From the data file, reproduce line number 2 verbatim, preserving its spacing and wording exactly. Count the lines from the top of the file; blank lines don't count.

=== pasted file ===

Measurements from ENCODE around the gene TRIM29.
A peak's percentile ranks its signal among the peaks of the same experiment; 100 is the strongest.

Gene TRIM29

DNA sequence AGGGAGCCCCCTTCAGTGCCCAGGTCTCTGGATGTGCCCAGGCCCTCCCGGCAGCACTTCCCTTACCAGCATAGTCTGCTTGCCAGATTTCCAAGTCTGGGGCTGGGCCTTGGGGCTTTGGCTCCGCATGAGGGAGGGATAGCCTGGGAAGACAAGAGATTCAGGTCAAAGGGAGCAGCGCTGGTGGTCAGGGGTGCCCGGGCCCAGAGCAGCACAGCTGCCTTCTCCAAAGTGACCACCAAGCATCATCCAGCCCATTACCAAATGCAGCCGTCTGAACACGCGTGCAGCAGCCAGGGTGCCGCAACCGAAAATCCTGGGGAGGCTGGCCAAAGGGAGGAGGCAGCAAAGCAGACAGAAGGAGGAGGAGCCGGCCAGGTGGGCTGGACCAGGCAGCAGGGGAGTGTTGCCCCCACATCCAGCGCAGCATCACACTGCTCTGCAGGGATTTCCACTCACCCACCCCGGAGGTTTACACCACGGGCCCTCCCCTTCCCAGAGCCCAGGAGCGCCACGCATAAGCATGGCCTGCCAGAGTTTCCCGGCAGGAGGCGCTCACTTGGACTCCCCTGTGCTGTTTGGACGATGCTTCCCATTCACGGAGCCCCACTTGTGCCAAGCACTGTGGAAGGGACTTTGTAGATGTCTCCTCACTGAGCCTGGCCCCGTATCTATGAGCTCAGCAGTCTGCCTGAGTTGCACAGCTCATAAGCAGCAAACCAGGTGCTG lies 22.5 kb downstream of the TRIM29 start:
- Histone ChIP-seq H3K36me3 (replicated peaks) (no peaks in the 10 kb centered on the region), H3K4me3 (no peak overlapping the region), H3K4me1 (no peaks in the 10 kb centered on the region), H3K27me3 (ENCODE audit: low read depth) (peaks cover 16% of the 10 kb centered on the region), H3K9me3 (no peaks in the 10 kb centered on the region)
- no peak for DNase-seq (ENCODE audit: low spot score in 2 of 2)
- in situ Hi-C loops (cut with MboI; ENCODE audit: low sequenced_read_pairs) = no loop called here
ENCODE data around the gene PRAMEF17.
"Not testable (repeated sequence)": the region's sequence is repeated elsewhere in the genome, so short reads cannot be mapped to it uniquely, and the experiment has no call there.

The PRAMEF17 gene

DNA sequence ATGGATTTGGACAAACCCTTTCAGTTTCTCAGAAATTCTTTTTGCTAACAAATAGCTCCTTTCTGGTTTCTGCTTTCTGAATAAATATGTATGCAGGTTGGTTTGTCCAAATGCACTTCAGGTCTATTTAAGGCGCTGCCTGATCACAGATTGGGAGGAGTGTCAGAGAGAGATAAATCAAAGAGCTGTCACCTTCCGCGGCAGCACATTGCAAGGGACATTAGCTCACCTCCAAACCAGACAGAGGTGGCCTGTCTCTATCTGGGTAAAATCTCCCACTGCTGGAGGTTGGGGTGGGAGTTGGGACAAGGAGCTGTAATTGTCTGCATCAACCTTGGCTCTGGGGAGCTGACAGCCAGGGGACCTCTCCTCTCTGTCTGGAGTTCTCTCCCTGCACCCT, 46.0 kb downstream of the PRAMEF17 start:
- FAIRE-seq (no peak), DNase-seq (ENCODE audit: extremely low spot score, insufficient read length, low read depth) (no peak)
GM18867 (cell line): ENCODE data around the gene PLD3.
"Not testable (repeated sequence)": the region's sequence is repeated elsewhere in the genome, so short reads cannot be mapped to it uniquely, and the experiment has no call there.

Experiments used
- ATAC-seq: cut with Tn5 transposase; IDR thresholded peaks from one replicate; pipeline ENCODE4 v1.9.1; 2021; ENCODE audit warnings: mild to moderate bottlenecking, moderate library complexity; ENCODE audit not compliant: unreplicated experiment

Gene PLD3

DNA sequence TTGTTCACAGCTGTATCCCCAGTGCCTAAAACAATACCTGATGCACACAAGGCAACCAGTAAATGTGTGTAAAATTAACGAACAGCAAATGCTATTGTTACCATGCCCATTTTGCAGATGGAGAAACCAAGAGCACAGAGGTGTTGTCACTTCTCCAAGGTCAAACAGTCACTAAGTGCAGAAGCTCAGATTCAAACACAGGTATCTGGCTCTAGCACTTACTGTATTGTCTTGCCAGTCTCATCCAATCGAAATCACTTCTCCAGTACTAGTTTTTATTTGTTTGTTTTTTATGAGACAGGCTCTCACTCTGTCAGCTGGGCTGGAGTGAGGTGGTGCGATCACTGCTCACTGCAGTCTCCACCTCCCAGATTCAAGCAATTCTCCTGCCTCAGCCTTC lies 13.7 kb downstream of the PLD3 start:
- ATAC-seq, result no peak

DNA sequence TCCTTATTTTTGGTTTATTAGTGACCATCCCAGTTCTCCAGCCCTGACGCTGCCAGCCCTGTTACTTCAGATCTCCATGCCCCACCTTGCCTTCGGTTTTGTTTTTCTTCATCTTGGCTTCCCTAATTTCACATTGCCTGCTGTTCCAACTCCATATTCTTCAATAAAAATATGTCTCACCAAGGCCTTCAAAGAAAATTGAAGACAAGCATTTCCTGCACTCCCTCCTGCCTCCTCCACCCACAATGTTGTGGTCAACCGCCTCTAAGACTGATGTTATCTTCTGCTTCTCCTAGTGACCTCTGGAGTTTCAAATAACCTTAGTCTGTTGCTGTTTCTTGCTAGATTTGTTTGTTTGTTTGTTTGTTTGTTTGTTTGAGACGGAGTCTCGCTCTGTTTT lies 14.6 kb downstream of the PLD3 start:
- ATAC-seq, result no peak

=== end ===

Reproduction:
A peak's percentile ranks its signal among the peaks of the same experiment; 100 is the strongest.